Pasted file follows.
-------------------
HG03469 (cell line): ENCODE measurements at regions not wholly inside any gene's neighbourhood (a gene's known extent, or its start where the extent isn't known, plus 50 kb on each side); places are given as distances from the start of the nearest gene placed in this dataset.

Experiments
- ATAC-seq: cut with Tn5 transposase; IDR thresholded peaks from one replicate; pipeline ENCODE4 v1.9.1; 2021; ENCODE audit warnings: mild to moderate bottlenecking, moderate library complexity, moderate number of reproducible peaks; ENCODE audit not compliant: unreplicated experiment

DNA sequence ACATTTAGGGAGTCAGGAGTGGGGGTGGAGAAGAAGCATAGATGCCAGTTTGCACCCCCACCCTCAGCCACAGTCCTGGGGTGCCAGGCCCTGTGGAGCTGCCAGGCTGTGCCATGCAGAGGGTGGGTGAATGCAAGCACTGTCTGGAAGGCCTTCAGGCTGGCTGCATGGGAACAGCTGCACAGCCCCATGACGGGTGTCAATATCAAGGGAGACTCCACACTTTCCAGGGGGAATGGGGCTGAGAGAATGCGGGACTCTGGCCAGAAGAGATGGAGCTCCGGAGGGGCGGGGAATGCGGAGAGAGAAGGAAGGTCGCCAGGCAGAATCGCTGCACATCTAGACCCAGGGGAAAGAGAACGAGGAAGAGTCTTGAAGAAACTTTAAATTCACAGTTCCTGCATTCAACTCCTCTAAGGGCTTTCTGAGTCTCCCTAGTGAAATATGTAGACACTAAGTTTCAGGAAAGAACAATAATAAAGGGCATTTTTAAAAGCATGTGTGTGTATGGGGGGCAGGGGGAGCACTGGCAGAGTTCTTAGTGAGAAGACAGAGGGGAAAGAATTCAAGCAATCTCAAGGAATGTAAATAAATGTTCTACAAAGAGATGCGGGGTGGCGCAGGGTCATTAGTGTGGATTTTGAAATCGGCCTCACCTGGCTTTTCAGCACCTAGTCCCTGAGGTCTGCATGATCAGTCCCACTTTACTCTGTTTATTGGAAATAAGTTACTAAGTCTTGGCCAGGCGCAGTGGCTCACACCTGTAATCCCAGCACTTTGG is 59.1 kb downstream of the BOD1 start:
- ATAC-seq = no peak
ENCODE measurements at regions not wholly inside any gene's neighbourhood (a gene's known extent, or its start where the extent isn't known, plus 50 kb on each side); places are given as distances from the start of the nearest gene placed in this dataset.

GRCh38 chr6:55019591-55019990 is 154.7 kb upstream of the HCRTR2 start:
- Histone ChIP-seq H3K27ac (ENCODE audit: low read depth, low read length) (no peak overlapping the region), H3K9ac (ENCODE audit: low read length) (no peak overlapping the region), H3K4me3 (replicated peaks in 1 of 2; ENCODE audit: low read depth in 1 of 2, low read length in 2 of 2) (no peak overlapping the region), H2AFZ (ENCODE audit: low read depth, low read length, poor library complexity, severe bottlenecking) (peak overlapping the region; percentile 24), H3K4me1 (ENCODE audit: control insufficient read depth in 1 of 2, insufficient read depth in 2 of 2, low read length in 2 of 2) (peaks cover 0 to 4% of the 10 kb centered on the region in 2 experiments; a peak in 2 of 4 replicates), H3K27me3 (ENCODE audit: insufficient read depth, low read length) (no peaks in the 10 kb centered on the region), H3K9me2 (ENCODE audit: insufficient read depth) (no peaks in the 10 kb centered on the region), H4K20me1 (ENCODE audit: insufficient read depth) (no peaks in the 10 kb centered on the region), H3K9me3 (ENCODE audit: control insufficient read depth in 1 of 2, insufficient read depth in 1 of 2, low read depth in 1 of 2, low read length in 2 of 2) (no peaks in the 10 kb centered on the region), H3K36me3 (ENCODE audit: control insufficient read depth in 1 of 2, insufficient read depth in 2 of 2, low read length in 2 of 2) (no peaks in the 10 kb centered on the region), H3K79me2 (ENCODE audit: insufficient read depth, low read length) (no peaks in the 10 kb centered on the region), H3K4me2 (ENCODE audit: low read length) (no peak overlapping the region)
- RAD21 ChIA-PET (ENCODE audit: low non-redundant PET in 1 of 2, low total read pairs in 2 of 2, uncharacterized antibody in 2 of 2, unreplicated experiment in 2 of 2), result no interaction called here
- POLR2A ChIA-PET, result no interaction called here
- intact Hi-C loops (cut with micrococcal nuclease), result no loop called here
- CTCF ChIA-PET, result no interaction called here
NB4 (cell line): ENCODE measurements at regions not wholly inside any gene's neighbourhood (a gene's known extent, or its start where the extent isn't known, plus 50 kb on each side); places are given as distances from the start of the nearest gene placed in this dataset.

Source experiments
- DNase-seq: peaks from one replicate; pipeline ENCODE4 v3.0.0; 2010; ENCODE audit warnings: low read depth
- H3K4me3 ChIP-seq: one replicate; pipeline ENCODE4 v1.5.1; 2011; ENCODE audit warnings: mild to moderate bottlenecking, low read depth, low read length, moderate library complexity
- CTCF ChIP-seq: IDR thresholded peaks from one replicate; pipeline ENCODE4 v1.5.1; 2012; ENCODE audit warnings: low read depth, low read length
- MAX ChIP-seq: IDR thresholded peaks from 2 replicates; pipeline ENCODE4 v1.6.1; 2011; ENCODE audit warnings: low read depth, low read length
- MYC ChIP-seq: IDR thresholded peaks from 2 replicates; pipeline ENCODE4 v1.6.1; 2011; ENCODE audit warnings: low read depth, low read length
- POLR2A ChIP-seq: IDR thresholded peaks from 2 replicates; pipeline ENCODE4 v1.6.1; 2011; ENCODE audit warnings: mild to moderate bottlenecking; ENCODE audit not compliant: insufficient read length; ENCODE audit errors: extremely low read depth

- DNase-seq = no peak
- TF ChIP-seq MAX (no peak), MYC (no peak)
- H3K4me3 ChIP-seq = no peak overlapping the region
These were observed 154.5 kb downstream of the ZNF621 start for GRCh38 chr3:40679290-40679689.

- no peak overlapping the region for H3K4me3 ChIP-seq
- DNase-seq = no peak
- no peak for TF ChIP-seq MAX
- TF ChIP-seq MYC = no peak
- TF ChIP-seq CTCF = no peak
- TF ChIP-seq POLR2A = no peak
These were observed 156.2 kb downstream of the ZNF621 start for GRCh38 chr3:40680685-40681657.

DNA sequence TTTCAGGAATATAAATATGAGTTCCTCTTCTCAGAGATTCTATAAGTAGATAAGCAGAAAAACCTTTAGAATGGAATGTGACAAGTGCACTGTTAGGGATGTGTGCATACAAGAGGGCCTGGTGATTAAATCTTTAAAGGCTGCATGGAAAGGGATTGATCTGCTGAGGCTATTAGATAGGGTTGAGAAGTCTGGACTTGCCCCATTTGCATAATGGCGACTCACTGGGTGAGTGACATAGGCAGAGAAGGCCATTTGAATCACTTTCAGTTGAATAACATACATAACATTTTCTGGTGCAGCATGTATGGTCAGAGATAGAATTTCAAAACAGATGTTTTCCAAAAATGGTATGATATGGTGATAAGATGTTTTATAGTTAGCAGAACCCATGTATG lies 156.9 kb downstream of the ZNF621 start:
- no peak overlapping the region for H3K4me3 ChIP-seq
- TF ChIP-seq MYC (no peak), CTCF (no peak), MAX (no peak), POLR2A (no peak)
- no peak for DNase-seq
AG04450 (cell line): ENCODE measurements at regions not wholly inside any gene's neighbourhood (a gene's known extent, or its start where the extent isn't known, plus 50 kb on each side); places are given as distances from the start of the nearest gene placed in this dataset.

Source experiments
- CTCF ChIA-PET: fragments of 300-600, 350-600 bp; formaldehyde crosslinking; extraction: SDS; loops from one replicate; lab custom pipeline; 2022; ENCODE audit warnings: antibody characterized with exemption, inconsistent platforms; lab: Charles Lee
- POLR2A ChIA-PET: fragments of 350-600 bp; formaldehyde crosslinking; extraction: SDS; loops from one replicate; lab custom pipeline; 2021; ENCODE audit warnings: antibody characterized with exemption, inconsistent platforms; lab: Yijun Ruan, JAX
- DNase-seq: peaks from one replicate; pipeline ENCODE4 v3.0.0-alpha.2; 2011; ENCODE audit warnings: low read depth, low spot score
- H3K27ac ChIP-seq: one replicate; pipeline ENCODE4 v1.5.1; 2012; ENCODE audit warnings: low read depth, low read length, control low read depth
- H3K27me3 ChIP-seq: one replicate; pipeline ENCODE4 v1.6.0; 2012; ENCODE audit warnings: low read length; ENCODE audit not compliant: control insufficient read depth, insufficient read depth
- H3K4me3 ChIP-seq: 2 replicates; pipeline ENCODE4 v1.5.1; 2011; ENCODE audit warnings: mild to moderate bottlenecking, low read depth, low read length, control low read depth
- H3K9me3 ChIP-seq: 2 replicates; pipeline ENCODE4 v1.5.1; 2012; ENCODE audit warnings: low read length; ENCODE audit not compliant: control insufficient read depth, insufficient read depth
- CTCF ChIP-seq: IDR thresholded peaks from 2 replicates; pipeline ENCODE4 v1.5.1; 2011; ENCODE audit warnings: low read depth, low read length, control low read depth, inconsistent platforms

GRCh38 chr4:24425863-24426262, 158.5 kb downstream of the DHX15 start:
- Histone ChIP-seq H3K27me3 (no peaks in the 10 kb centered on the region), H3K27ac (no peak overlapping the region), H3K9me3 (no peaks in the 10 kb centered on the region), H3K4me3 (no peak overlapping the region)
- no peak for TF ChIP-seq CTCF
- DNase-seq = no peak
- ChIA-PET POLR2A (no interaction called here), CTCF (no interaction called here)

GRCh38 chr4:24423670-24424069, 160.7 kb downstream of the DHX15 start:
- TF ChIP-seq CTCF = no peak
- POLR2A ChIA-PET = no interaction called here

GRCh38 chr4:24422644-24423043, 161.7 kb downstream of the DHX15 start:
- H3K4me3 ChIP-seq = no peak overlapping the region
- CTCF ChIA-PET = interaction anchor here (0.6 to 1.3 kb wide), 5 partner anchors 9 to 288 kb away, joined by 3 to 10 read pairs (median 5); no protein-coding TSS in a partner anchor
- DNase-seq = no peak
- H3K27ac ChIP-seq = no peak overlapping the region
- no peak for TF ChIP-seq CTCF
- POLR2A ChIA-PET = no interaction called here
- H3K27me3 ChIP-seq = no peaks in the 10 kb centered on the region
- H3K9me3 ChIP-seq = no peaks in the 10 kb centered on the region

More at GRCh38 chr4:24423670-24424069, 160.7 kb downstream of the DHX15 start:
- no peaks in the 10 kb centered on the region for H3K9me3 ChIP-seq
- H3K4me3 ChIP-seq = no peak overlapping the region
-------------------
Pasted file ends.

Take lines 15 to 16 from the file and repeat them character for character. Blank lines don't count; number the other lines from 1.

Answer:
- DNase-seq: peaks from one replicate; pipeline ENCODE4 v3.0.0; 2010; ENCODE audit warnings: low read depth
- H3K4me3 ChIP-seq: one replicate; pipeline ENCODE4 v1.5.1; 2011; ENCODE audit warnings: mild to moderate bottlenecking, low read depth, low read length, moderate library complexity